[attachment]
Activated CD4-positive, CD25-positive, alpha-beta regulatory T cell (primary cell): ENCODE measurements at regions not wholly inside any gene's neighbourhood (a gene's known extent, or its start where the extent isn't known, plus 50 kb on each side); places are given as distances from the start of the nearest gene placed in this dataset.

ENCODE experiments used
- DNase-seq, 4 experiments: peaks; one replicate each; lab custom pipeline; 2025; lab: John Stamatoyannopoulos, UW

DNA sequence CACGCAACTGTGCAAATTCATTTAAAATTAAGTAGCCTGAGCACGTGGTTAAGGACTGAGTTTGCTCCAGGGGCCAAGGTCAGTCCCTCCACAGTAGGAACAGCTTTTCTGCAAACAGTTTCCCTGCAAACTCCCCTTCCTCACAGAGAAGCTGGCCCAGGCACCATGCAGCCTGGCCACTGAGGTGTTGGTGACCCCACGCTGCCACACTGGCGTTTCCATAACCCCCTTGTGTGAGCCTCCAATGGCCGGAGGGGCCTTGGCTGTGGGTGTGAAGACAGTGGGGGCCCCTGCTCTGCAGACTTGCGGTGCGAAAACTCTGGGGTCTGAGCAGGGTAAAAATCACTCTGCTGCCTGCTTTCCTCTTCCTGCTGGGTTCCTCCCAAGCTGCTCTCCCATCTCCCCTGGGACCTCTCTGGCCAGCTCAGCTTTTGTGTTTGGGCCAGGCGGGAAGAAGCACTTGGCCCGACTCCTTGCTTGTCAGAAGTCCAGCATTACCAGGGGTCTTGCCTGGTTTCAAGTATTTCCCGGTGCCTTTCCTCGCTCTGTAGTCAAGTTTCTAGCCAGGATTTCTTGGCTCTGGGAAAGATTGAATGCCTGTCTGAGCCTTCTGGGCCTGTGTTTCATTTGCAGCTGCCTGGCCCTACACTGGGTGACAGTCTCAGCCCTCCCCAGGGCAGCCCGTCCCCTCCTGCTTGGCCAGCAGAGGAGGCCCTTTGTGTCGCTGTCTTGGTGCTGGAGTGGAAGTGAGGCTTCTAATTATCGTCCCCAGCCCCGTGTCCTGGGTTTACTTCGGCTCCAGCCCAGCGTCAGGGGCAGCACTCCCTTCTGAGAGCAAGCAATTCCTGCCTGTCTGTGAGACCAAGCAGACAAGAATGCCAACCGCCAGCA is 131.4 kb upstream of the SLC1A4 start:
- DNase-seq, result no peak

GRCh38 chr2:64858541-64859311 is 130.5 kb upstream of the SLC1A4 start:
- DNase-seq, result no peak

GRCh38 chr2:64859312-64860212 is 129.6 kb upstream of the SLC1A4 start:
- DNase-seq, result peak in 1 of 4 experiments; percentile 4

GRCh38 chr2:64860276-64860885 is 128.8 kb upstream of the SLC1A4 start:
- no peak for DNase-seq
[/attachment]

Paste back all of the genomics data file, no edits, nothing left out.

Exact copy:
Activated CD4-positive, CD25-positive, alpha-beta regulatory T cell (primary cell): ENCODE measurements at regions not wholly inside any gene's neighbourhood (a gene's known extent, or its start where the extent isn't known, plus 50 kb on each side); places are given as distances from the start of the nearest gene placed in this dataset.

ENCODE experiments used
- DNase-seq, 4 experiments: peaks; one replicate each; lab custom pipeline; 2025; lab: John Stamatoyannopoulos, UW

DNA sequence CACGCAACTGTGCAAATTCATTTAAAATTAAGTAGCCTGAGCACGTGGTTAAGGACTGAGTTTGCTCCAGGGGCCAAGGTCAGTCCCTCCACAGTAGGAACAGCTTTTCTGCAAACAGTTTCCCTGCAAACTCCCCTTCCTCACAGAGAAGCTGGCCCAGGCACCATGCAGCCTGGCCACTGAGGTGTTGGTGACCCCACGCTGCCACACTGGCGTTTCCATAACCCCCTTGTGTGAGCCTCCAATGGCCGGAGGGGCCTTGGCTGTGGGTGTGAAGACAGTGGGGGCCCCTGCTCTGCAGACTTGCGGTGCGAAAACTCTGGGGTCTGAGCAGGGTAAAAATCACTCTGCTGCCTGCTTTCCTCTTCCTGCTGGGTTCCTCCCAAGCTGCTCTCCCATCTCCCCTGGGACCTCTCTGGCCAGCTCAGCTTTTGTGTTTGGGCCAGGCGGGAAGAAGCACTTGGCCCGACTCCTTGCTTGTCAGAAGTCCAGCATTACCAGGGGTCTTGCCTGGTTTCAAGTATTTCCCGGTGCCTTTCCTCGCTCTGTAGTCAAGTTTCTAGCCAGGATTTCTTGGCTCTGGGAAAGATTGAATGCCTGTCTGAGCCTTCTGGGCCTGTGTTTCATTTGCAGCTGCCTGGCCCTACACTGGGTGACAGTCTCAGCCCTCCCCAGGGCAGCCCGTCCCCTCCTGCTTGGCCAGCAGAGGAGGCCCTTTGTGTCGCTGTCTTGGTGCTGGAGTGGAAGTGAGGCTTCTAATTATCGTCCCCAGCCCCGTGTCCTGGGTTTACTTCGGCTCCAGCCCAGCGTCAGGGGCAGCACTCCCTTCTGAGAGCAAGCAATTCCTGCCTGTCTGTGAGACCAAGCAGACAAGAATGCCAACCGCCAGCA is 131.4 kb upstream of the SLC1A4 start:
- DNase-seq, result no peak

GRCh38 chr2:64858541-64859311 is 130.5 kb upstream of the SLC1A4 start:
- DNase-seq, result no peak

GRCh38 chr2:64859312-64860212 is 129.6 kb upstream of the SLC1A4 start:
- DNase-seq, result peak in 1 of 4 experiments; percentile 4

GRCh38 chr2:64860276-64860885 is 128.8 kb upstream of the SLC1A4 start:
- no peak for DNase-seq